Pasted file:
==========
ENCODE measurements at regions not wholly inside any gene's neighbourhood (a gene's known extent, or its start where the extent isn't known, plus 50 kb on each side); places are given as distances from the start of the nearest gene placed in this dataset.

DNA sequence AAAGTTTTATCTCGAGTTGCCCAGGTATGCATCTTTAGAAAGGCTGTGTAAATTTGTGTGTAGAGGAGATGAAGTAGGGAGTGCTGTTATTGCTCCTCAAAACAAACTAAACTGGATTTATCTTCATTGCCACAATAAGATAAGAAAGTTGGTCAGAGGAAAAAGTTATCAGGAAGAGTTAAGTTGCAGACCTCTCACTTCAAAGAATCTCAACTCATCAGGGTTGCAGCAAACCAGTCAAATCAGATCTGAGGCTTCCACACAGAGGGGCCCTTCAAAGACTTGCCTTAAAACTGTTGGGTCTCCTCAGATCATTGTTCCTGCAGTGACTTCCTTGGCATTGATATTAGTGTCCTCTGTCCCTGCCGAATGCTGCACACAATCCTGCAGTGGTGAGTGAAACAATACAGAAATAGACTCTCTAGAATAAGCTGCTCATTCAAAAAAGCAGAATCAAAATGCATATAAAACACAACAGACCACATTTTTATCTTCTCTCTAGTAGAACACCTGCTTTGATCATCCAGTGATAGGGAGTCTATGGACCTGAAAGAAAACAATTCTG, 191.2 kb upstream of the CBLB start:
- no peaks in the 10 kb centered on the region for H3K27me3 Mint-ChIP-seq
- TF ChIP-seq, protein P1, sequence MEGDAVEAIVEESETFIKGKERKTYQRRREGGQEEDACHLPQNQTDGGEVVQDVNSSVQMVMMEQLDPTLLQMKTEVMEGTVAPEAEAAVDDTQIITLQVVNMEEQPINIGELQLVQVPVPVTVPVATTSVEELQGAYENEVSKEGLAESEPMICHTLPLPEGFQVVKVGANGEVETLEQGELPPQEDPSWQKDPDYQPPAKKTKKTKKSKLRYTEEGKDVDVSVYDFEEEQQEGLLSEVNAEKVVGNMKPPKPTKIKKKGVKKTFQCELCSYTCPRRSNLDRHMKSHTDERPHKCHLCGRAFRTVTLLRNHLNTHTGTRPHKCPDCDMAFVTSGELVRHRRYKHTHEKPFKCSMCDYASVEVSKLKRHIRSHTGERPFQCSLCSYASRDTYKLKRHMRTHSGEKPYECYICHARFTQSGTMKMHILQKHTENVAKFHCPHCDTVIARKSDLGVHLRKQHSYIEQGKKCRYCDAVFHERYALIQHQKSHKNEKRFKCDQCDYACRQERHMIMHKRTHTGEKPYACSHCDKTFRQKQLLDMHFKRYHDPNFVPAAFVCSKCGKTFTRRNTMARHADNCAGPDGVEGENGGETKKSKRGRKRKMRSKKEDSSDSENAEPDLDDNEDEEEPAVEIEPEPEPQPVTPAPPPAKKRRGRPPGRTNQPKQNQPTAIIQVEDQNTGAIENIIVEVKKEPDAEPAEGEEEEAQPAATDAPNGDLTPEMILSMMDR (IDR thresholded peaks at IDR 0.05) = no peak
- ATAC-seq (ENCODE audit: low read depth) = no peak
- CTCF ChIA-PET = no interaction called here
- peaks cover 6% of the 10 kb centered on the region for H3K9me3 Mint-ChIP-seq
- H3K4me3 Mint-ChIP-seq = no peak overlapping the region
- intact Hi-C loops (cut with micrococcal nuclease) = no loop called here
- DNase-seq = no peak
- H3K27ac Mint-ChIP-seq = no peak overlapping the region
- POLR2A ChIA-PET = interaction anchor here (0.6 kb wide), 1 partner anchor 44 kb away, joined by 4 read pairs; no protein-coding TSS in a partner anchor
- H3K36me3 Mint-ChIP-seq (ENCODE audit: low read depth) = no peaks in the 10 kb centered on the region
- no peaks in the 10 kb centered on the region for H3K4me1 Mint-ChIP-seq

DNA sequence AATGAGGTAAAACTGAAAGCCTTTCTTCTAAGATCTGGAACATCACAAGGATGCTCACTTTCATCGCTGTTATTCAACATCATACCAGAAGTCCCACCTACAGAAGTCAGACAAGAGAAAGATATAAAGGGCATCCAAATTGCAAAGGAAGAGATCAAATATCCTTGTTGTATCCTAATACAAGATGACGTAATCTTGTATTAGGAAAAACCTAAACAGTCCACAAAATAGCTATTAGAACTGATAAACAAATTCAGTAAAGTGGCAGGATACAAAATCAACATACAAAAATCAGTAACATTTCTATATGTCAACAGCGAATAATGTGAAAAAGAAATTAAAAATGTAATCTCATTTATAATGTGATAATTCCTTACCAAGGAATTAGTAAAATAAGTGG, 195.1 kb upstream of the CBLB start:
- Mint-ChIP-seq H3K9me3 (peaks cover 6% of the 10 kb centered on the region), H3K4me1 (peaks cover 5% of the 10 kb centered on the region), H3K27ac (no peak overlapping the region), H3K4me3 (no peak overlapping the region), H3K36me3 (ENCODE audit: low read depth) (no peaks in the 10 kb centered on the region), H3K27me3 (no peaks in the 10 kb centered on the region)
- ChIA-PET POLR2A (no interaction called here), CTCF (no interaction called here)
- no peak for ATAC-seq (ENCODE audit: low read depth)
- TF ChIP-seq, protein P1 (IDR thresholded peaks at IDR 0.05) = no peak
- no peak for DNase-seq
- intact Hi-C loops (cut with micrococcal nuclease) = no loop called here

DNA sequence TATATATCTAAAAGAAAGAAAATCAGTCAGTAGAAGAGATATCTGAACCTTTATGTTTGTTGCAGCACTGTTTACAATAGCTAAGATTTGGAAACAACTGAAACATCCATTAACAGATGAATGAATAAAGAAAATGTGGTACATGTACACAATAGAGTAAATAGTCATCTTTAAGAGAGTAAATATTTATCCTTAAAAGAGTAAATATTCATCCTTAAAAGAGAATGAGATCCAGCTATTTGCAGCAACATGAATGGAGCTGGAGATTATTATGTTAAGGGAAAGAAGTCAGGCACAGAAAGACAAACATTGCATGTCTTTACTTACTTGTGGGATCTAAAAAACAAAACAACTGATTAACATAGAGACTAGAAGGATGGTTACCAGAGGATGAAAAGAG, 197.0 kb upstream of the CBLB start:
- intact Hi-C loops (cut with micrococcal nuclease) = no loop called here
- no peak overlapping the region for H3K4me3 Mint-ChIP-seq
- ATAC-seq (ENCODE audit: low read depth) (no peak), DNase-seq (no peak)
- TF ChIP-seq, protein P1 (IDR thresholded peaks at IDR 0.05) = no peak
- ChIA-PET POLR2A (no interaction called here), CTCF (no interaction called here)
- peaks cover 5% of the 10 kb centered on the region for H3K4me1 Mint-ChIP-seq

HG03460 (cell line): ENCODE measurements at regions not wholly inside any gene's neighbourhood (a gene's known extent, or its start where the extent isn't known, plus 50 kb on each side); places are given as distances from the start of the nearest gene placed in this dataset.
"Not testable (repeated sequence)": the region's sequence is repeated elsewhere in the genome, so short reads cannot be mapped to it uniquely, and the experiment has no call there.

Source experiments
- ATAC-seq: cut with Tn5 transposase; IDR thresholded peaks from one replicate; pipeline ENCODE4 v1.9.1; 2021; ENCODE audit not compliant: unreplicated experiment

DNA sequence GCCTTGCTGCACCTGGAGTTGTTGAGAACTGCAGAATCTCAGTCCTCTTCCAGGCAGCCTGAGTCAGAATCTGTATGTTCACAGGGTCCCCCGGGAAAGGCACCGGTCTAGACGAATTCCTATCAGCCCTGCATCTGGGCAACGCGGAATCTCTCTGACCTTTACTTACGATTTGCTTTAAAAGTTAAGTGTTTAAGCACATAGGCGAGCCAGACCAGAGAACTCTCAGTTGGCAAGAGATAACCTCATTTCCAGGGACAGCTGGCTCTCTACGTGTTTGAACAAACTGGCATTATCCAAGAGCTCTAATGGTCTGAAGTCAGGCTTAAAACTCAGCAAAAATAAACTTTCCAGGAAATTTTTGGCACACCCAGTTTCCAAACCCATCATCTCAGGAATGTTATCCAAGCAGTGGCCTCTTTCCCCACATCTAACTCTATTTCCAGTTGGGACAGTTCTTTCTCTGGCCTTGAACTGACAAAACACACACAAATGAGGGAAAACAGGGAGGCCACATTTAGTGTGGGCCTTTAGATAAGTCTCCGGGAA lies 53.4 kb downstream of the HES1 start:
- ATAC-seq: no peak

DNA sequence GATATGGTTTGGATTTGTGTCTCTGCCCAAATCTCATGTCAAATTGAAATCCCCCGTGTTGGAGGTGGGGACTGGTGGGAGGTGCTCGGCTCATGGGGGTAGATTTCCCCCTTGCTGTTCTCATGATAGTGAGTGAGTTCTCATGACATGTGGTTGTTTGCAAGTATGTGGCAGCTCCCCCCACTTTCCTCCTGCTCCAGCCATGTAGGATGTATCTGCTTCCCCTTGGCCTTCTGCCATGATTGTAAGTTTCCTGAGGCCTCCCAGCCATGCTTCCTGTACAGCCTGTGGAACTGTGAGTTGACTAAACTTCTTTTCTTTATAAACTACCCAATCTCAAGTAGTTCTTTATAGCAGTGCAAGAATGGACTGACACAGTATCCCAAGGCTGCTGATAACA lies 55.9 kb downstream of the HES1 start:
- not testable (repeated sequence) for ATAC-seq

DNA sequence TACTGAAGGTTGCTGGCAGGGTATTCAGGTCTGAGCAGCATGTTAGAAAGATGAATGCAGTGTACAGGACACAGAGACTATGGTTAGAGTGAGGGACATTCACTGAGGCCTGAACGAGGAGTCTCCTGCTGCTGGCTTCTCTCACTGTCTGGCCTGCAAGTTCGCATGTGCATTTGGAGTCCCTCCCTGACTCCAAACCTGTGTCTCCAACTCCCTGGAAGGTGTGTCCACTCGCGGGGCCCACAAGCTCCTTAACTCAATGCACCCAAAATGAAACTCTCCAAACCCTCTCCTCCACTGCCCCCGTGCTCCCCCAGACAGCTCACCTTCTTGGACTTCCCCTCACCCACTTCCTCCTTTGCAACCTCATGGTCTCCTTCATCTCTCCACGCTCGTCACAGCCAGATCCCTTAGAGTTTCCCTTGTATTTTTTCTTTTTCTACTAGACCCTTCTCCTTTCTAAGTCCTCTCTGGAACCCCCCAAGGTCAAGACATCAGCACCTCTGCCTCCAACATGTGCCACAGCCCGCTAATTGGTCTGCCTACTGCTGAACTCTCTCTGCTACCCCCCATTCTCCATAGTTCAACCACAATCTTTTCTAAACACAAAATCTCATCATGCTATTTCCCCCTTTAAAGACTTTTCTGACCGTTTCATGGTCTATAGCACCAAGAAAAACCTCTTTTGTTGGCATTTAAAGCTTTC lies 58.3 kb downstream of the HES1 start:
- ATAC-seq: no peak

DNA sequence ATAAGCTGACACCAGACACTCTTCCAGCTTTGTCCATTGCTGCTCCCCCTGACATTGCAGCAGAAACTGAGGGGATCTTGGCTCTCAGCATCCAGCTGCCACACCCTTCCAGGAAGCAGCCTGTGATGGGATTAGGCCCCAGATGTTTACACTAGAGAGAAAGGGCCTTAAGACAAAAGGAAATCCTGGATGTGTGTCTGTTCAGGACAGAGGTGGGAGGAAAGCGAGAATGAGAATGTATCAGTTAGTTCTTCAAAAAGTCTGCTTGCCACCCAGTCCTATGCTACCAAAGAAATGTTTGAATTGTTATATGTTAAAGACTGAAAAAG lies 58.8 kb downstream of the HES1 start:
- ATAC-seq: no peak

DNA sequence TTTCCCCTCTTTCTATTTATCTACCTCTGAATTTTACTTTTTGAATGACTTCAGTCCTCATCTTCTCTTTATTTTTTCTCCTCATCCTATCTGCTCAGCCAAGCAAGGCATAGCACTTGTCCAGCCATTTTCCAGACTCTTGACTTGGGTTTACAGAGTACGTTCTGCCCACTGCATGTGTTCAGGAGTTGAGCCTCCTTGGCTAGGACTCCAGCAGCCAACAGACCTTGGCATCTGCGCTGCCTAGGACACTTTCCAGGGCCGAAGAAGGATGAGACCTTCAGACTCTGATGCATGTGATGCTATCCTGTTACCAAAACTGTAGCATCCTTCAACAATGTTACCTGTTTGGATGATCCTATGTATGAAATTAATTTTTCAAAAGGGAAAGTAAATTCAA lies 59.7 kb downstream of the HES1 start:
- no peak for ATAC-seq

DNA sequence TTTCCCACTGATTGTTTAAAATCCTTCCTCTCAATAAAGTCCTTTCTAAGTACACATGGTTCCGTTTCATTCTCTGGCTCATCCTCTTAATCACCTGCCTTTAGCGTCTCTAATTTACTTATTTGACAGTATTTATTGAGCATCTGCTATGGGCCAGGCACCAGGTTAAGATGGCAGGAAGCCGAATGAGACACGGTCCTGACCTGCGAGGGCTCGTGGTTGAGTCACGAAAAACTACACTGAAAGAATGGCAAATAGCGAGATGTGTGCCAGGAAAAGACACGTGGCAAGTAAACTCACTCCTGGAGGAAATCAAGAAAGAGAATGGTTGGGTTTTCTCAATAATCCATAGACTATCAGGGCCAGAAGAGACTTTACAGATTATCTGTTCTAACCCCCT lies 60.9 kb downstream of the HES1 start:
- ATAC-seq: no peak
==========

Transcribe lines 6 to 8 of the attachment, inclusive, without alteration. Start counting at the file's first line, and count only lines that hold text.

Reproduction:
- CTCF ChIA-PET = no interaction called here
- peaks cover 6% of the 10 kb centered on the region for H3K9me3 Mint-ChIP-seq
- H3K4me3 Mint-ChIP-seq = no peak overlapping the region